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The Center for the Study of Law and Religion at Emory University promotes and produces innovative research and scholarship, exemplary teaching and training, robust public engagement.

Scholarship at the Center takes many forms. The Center edits three book series—Cambridge Studies in Law and Religion; Eerdmans Studies in Law and Religion; and Brill Perspectives on Law and Religion. The Center’s faculty and fellows have published more than 350 books with leading university and trade presses, together with two dozen major journal symposia on important law and religion themes.

 In collaboration with Cambridge University Press, the Center publishes the Journal of Law and Religion, a distinguished forum for cutting-edge research and deep dialogue on a number of areas where law and religion intersect, including human rights, religion-state relations, religious legal systems and their place in secular law, political theology, legal and religious ethics, and more. Canopy Forum is the Center’s digital publication that produces expert analysis for the broader community—citizens, scholars, lawyers, clergy, journalists, and policy makers, among others.  

The Center supports Emory Law School’s offering of a JD concentration in law and religion; LLM and SJD offerings; joint JD/MTS, JD/MDiv degree programs with Candler School of Theology and the JD/PhD program with the Laney Graduate School. The Center also offers students and post-docs with fellowship opportunities to focus their research and writing.

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Witte and Barth

CSLR Faculty Director John Witte, Jr. and new CSLR Executive Director Whittney Barth


Emory University founded its program in law and religion in 1982 as part of a larger goal of building a fully interdisciplinary university. The program’s mission was to increase understanding of the fundamental role of religion in shaping law, politics, and society. At the time, no other major U.S. law school devoted serious scholarship or teaching to the field of law and religion. In fact, Emory’s vision of studying religion alongside law and other professional disciplines met with suspicion, even hostility, in some quarters. 

The founders of the program, then-president James T. Laney and Emory law professor Frank S. Alexander, believed in the vital need for focused scholarship and teaching in this new field. Here, students and scholars could probe the tension between church and state, religion and politics. Here they could come to understand the nuances of Jewish, Christian, and Islamic laws and their place in modern nations. Here they could explore the religious foundations and dimensions of law, politics, and society. Seeking to prove the legitimacy of the interdisciplinary study of law and religion, the program’s faculty set out to show that it would enhance understanding of law without diluting rigorous legal study, and would widen the horizons of religious education without propagating a particular faith or ideological agenda.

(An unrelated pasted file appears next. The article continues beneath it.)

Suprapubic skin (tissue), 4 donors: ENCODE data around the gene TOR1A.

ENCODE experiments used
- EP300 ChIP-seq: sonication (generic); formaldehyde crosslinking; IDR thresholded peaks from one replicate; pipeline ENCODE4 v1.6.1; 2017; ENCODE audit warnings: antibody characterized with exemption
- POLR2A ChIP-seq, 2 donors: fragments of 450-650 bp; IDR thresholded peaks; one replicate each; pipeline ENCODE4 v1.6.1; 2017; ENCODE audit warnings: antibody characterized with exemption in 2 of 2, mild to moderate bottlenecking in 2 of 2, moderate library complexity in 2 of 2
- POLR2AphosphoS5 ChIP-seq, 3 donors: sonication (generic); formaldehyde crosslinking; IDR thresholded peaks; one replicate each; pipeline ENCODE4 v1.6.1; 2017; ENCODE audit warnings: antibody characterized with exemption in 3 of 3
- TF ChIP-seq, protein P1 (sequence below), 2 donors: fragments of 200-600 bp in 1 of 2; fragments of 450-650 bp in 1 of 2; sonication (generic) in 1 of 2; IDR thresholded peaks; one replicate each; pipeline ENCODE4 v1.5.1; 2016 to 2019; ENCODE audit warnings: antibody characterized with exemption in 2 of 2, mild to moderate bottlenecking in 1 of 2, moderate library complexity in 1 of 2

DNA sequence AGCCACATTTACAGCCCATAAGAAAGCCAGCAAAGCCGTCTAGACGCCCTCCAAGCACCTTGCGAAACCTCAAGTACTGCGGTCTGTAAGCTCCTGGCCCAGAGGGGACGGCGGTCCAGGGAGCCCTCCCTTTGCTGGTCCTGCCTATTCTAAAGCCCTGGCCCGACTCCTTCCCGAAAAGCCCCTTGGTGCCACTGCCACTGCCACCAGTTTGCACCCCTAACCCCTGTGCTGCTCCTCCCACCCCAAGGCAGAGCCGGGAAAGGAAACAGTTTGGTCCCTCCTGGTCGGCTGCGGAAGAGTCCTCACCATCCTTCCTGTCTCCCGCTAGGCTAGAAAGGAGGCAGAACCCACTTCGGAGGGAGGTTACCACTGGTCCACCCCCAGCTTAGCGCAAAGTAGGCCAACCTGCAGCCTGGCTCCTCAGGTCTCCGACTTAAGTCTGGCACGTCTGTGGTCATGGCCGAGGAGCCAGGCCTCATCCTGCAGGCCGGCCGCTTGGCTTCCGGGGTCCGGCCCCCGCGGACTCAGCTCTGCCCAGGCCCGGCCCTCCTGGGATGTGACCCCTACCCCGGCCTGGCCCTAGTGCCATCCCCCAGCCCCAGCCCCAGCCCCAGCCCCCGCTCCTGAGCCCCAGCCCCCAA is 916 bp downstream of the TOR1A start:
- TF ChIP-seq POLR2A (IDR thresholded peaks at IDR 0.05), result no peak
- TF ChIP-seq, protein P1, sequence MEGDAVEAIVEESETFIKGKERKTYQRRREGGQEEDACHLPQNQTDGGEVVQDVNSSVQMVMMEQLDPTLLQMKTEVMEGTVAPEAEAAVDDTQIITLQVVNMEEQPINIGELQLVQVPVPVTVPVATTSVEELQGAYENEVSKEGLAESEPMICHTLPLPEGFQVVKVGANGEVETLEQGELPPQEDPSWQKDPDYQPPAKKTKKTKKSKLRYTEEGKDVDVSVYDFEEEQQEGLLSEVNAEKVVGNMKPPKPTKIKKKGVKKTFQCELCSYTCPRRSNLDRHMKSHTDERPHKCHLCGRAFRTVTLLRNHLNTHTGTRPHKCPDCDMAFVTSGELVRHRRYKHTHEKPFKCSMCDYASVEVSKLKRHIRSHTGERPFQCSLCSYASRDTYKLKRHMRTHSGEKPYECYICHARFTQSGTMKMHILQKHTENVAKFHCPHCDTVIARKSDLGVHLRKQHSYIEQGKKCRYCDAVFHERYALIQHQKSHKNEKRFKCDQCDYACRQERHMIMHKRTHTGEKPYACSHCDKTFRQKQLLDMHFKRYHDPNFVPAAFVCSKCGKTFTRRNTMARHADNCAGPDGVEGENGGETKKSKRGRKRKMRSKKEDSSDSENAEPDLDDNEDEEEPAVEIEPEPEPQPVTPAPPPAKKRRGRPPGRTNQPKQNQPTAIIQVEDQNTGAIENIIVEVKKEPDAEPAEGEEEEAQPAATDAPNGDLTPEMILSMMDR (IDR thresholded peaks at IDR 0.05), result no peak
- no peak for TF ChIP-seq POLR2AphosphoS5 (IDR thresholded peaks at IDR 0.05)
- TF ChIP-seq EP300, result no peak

The mission of the Center for the Study of Law and Religion is to produce and promote path-breaking scholarship, teaching, and public programs on the interaction of law and religion around the world.

In 1985, President Laney persuaded Harvard Law School professor Harold J. Berman (1918–2007) to join Emory as the first Robert W. Woodruff Professor of Law. Regarded around the world as the father of the modern study of law and religion, Berman brought instant stature to Emory’s program. He also brought John Witte Jr., a recent Harvard Law graduate and research assistant, who was soon tapped to be the new director of the Law and Religion Program and later succeeded Berman as Robert W. Woodruff Professor of Law.

Under Witte’s direction since 1987, the program grew from a joint-degree curriculum into a full-fledged academic center sponsoring interdisciplinary research, international conferences, and new scholarly publications. The Center gained international prominence with its 1991 conference, “Christianity and Democracy,” bringing together 800 participants from five continents and offering keynote addresses by former President Jimmy Carter and Anglican Archbishop Desmond Tutu. More conferences of comparable ambition followed on themes of religious freedom; proselytism; children's rights; sex, marriage, and family life; Islamic family law; and more, each event yielding several new books. By 2000, the Pew Charitable Trusts solidified the program’s status with a $3.2 million “Center of Excellence” grant with a matching $10 million endowment from Emory University. Renamed the Center for the Study of Law and Religion, the Center became the academic home to dozens of faculty fellows, thousands of students, and a strong team of professional staff. 

The Center for the Study of Law and Religion is a thought leader dedicated to producing innovative scholarship, facilitating challenging conversations, convening the best minds, and training the next generation of academics, lawyers, and religious leaders to advance the global conversation on law and religion. 

In August 2022, Whittney Barth joined the Center as Executive Director and Charlotte McDaniel Scholar. Her arrival at CSLR coincided with the Center’s 40th anniversary.

The Center continues to focus on its signature themes of law and Judaism, Christianity, and Islam; law, religion, and human rights; and law, religion, and jurisprudence. In recent years, the Center also has expanded its reach to begin exploring the relationship of law to Hinduism, Buddhism, and other religions; the role of law and religion in social justice; and the interaction of law, religion and health.

In addition to generous University support for operations, the Center has attracted $25 million in grant funding.